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So much to give, everything to gain

Adopt-a-Grandparent program benefits volunteers, students

Created date

February 26th, 2013

Former New York City Mayor Rudolph Giuliani once remarked, What children need most are the essentials that grandparents provide in abundance. They give unconditional love, kindness, patience, humor, comfort, lessons in life, and, most importantly, cookies. Members of the Adopt-a-Grandparent program at Ashby Ponds, an Erickson Living community in Ashburn, Va., share all this and more with the children at Farmwell Station Middle School. It s a fun program, says grandmother Pat Stevens. We all have a lot to gain from the experience. The children really enjoy the time we spend together. And we are learning so much from the time spent with them.

Reaching out

Ashby Ponds grandparents began visiting students at Farmwell Station Middle School during the 2011 2012 school year. Ashby Ponds Community Resources Coordinator Elisabeth Longworth works with teachers at the school to develop activities that benefit both the children and the grandparent volunteers. Our most popular meetings are those that engage the children in conversations with the grandparents, says Longworth. We do not assign students to a particular grandparent, but relationships form quickly and many of the students go back to the same person each time. All of the student participants are in grades 6 8 and members of the school s Leos, Nanas and Papa s Club, a program designed to provide opportunities for the students to contribute to their community. When the program began last year, we were hopeful that the residents at Ashby Ponds would agree to build a partnership with our school, says Suman Henehan, a 7th grade learning specialist at the school. We are so glad they agreed. The student response has been overwhelming. They love interacting with the Ashby Ponds residents. We currently have over 20 students who attend our meetings.

Win-win

I love kids, says Ann Wilkinson, who previously enjoyed a career as a kindergarten teacher. I love being around them. I find that the kids rejuvenate me. They, too, have much to gain from the experience. They are all very eager to spend time playing games and engaging with us. It s a wonderful program. Experts agree that the bonds formed between the students and the grandparents benefit all. According to the Healthy Aging Partnership (HAP), a nonprofit organization dedicated to the health and well-being of older adults, Interactions with young people allow older adults to relate to another generation, learn about new technology and trends, and serve as role models for children growing into tomorrow s adults. The children, as well, benefit from these interactions. HAP stresses that, The attention and example provided by a senior mentor is invaluable. Children who have difficulty relating to their immediate families may respond well to a caring older adult. There are two boys in the program who have grandparents who live in another country, says volunteer Nancy Oliphant. It is clear that they enjoy the time we spend with them. I am happy that we can give them an experience that they would otherwise not have. Nancy, a retired schoolteacher, has always enjoyed time spent with children. In addition to the Adopt-a-Grandparent program, she also volunteers her time at the nearby Steuart W. Weller Elementary School. I have to thank the kids, she says. They keep me young.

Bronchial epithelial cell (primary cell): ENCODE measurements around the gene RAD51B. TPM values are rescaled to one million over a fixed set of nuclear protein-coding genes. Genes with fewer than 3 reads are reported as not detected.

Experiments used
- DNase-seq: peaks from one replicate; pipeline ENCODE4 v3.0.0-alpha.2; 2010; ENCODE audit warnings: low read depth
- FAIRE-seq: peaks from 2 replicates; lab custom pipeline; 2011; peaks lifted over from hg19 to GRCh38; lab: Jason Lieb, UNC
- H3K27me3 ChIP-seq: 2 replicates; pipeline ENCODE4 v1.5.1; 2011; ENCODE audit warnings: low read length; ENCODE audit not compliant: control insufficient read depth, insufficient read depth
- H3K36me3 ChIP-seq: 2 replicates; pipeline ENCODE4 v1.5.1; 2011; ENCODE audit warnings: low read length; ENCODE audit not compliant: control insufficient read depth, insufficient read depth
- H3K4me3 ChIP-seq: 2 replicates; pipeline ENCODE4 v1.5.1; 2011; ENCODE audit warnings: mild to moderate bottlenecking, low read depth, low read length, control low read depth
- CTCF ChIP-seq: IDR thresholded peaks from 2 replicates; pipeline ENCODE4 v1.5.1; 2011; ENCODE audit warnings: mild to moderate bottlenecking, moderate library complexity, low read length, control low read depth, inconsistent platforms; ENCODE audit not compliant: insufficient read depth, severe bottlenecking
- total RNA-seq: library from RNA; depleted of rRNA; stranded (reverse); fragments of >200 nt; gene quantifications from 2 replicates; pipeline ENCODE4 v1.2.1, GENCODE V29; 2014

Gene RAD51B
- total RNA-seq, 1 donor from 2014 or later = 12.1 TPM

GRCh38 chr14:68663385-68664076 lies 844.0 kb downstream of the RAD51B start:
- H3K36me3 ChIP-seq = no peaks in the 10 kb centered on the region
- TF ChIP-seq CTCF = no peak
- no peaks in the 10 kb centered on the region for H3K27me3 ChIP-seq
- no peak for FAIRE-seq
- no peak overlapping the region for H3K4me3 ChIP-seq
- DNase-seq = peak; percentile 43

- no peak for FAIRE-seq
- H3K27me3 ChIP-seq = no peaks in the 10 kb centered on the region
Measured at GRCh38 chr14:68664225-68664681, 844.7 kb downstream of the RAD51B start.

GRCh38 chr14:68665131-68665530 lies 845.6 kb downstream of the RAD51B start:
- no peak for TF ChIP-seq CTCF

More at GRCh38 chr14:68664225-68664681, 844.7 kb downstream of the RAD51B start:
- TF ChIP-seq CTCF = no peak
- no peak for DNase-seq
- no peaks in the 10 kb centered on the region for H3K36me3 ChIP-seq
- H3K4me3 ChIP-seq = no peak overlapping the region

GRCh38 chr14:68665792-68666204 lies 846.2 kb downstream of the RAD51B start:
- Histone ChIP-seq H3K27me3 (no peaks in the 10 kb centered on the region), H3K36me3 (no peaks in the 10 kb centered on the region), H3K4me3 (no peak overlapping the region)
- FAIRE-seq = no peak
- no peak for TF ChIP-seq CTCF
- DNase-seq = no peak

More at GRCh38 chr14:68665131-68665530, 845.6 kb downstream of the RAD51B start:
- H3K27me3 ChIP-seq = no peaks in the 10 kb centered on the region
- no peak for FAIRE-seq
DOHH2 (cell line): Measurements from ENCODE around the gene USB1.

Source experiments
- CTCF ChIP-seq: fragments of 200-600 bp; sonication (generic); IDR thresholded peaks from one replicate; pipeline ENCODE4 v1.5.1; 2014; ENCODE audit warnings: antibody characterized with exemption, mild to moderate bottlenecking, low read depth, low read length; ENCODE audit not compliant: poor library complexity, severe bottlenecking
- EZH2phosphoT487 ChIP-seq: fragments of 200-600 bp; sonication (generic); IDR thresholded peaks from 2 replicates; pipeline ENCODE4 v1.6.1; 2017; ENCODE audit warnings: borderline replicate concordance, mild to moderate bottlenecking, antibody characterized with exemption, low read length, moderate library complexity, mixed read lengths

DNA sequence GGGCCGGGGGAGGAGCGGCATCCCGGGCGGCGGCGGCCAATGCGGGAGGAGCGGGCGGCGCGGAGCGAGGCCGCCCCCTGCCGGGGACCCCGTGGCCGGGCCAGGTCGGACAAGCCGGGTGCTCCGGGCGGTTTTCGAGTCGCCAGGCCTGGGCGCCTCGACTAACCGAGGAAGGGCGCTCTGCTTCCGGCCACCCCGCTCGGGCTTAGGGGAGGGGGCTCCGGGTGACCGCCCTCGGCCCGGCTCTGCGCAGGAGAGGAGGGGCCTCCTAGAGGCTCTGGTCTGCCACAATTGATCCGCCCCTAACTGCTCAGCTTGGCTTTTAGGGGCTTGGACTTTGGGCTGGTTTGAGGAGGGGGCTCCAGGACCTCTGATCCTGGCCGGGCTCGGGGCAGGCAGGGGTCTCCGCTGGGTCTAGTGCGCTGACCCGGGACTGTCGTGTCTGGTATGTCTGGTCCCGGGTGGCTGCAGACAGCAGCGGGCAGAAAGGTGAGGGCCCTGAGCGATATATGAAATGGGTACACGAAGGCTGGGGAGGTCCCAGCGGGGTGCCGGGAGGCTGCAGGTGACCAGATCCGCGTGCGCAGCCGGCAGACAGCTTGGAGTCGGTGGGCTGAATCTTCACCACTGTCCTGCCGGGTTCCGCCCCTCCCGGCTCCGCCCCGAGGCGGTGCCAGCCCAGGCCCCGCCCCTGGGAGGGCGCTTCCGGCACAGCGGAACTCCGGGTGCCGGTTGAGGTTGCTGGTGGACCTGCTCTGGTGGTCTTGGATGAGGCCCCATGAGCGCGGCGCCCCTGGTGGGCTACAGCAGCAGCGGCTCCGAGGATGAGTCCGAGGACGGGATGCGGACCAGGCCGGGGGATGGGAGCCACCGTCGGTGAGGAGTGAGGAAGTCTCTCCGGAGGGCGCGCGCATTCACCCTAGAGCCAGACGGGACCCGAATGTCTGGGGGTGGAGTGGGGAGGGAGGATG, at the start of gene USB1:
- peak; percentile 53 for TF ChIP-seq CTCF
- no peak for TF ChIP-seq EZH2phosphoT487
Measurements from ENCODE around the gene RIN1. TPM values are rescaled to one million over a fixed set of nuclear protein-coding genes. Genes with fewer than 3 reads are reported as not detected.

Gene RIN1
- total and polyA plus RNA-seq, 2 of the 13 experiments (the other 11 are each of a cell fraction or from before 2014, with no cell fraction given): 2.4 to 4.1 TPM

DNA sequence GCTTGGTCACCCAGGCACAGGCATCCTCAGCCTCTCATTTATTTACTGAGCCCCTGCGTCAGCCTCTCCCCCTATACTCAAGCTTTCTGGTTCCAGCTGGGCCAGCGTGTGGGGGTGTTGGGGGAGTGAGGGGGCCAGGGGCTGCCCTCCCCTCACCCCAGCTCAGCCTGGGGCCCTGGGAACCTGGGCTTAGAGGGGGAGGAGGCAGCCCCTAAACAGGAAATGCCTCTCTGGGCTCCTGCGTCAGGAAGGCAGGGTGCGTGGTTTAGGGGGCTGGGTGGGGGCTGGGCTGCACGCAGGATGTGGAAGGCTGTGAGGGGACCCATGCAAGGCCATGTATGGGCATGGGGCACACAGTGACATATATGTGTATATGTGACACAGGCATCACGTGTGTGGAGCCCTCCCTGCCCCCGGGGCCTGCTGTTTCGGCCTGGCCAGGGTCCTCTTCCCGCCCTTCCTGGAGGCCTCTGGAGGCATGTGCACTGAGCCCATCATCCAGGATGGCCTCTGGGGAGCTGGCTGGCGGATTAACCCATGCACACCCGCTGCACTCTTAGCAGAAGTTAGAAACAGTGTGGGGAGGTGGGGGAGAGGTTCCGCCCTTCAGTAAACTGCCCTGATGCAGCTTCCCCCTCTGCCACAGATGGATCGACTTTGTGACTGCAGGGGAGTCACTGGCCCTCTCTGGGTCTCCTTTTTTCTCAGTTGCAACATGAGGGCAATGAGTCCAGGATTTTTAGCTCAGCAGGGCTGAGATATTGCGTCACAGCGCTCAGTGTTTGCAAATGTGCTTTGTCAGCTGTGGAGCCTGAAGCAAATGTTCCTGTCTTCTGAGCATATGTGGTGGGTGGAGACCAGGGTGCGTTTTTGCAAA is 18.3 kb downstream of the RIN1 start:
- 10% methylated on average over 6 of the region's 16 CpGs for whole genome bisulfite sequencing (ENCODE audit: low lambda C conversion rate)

Eye-opening experience

Like Pat and Ann, more than half of the Ashby Ponds volunteer grandparents were teachers or worked with children over the course of their careers. The Adopt-a-Grandparent program provides the opportunity to continue doing what they love. I was not a teacher but a docent at the Smithsonian s Natural History Museum for many years, says Mary Weisman. Middle school children had a reputation for being difficult so I asked to work with them. I found that the reputation was unfounded. The kids are a joy. Grace McGraw has been grandparenting at the school since the program began. I enjoy learning what s going on in their world. I ve found it very enlightening, she says. Grace touches upon a common topic discussed among the grandparents: the differences they find between their childhoods and those of today s youth. I grew up with a grandfather from Switzerland, says Ann. We were taught not to speak until spoken to. That s just not the way it is anymore. Many of these children are confident and well spoken. They are eager to talk with us. They all seem so mature for their ages, says Marie Fama. I believe a lot of that has to do with their access to and use of technology. I certainly enjoy learning from them. In fact, I thought my two grown granddaughters would be jealous of the young girl I spend time with. But they weren t. They wanted to see a picture of my new granddaughter.

Powerful partnership

The joys, benefits, and laughs resulting from the Ashby Ponds-Farmwell Station Middle School partnership ensures that the Adopt-a-Grandparent program will continue for many years to come. In her book Grandparenthood, Joan Robertson discovered that, Grandchildren do not see grandparents as old-fashioned or out of touch but rather feel they are an important source of influence on them. According to the Ashby Ponds grandparents, it s a two-way street. Whether we ve worked with children or have children and grandchildren of our own, the time we spend at the school gives us all a lot of joy, says Beth Kraft. I know we all leave looking forward to our next visit.

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